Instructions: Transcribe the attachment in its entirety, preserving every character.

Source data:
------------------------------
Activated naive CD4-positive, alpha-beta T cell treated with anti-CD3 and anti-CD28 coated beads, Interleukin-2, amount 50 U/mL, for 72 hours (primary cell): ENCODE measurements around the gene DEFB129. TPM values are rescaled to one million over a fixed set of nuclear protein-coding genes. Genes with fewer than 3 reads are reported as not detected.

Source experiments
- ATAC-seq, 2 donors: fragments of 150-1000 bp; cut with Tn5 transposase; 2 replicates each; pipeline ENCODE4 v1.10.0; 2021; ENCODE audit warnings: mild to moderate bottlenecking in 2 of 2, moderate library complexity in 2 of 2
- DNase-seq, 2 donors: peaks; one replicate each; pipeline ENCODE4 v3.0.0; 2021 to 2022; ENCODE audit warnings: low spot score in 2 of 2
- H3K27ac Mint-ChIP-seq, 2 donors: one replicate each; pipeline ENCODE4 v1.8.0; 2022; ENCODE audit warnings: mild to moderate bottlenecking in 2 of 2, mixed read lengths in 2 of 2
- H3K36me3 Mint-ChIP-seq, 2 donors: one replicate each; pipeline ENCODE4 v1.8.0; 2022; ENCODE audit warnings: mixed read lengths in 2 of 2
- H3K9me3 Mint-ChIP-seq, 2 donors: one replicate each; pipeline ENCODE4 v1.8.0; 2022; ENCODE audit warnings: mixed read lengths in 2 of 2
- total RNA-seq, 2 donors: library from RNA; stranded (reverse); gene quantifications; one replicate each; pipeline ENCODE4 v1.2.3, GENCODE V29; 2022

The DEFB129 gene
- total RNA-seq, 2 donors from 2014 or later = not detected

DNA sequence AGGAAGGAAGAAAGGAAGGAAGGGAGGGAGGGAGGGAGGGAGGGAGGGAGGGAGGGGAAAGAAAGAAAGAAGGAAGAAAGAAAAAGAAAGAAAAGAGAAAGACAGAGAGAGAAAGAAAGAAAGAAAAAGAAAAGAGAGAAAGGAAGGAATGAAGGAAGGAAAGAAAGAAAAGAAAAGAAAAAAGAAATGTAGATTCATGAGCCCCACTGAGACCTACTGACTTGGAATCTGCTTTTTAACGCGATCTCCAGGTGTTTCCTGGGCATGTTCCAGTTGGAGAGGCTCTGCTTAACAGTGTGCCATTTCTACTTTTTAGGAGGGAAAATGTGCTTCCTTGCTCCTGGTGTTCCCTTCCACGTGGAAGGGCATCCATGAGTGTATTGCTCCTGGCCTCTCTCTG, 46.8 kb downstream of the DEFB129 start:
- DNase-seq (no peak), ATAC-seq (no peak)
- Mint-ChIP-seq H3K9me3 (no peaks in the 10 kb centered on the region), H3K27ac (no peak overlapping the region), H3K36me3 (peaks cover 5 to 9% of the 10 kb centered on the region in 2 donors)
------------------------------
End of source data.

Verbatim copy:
Activated naive CD4-positive, alpha-beta T cell treated with anti-CD3 and anti-CD28 coated beads, Interleukin-2, amount 50 U/mL, for 72 hours (primary cell): ENCODE measurements around the gene DEFB129. TPM values are rescaled to one million over a fixed set of nuclear protein-coding genes. Genes with fewer than 3 reads are reported as not detected.

Source experiments
- ATAC-seq, 2 donors: fragments of 150-1000 bp; cut with Tn5 transposase; 2 replicates each; pipeline ENCODE4 v1.10.0; 2021; ENCODE audit warnings: mild to moderate bottlenecking in 2 of 2, moderate library complexity in 2 of 2
- DNase-seq, 2 donors: peaks; one replicate each; pipeline ENCODE4 v3.0.0; 2021 to 2022; ENCODE audit warnings: low spot score in 2 of 2
- H3K27ac Mint-ChIP-seq, 2 donors: one replicate each; pipeline ENCODE4 v1.8.0; 2022; ENCODE audit warnings: mild to moderate bottlenecking in 2 of 2, mixed read lengths in 2 of 2
- H3K36me3 Mint-ChIP-seq, 2 donors: one replicate each; pipeline ENCODE4 v1.8.0; 2022; ENCODE audit warnings: mixed read lengths in 2 of 2
- H3K9me3 Mint-ChIP-seq, 2 donors: one replicate each; pipeline ENCODE4 v1.8.0; 2022; ENCODE audit warnings: mixed read lengths in 2 of 2
- total RNA-seq, 2 donors: library from RNA; stranded (reverse); gene quantifications; one replicate each; pipeline ENCODE4 v1.2.3, GENCODE V29; 2022

The DEFB129 gene
- total RNA-seq, 2 donors from 2014 or later = not detected

DNA sequence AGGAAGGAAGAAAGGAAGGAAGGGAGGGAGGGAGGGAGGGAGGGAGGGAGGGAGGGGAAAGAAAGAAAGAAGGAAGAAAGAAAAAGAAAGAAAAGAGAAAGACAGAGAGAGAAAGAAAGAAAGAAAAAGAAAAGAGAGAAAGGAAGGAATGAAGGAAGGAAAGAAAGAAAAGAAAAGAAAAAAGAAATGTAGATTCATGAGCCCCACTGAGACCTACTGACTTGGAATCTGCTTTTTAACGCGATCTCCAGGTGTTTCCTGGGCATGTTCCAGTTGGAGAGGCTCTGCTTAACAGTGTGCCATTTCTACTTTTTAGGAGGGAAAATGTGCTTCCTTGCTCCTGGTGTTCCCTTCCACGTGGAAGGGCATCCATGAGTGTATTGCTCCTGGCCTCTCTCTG, 46.8 kb downstream of the DEFB129 start:
- DNase-seq (no peak), ATAC-seq (no peak)
- Mint-ChIP-seq H3K9me3 (no peaks in the 10 kb centered on the region), H3K27ac (no peak overlapping the region), H3K36me3 (peaks cover 5 to 9% of the 10 kb centered on the region in 2 donors)